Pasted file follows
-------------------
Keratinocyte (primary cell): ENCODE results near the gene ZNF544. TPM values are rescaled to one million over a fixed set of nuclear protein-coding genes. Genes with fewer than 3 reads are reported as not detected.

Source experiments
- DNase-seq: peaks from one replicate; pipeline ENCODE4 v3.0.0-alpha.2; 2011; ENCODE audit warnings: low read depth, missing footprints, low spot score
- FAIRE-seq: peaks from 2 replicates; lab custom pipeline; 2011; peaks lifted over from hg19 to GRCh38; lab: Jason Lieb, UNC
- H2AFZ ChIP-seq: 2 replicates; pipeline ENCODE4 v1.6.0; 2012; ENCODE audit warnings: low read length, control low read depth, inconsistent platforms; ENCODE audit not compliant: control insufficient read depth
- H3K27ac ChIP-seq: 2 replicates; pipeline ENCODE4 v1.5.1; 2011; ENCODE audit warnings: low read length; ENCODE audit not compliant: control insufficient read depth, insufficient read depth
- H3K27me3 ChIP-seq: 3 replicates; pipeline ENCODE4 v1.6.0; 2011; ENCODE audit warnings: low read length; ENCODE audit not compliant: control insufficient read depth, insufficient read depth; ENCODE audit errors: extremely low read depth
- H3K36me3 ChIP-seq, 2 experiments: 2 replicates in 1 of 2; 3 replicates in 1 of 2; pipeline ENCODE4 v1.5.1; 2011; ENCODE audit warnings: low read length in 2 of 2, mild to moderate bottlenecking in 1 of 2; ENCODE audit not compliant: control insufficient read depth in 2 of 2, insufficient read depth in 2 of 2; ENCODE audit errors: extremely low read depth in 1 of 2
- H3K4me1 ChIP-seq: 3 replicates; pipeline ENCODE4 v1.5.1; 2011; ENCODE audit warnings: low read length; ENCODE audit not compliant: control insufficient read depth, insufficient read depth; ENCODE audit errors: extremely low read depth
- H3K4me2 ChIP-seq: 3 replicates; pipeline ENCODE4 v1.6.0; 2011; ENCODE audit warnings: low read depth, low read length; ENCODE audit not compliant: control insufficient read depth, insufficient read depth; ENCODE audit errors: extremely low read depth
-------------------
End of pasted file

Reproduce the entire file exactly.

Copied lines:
Keratinocyte (primary cell): ENCODE results near the gene ZNF544. TPM values are rescaled to one million over a fixed set of nuclear protein-coding genes. Genes with fewer than 3 reads are reported as not detected.

Source experiments
- DNase-seq: peaks from one replicate; pipeline ENCODE4 v3.0.0-alpha.2; 2011; ENCODE audit warnings: low read depth, missing footprints, low spot score
- FAIRE-seq: peaks from 2 replicates; lab custom pipeline; 2011; peaks lifted over from hg19 to GRCh38; lab: Jason Lieb, UNC
- H2AFZ ChIP-seq: 2 replicates; pipeline ENCODE4 v1.6.0; 2012; ENCODE audit warnings: low read length, control low read depth, inconsistent platforms; ENCODE audit not compliant: control insufficient read depth
- H3K27ac ChIP-seq: 2 replicates; pipeline ENCODE4 v1.5.1; 2011; ENCODE audit warnings: low read length; ENCODE audit not compliant: control insufficient read depth, insufficient read depth
- H3K27me3 ChIP-seq: 3 replicates; pipeline ENCODE4 v1.6.0; 2011; ENCODE audit warnings: low read length; ENCODE audit not compliant: control insufficient read depth, insufficient read depth; ENCODE audit errors: extremely low read depth
- H3K36me3 ChIP-seq, 2 experiments: 2 replicates in 1 of 2; 3 replicates in 1 of 2; pipeline ENCODE4 v1.5.1; 2011; ENCODE audit warnings: low read length in 2 of 2, mild to moderate bottlenecking in 1 of 2; ENCODE audit not compliant: control insufficient read depth in 2 of 2, insufficient read depth in 2 of 2; ENCODE audit errors: extremely low read depth in 1 of 2
- H3K4me1 ChIP-seq: 3 replicates; pipeline ENCODE4 v1.5.1; 2011; ENCODE audit warnings: low read length; ENCODE audit not compliant: control insufficient read depth, insufficient read depth; ENCODE audit errors: extremely low read depth
- H3K4me2 ChIP-seq: 3 replicates; pipeline ENCODE4 v1.6.0; 2011; ENCODE audit warnings: low read depth, low read length; ENCODE audit not compliant: control insufficient read depth, insufficient read depth; ENCODE audit errors: extremely low read depth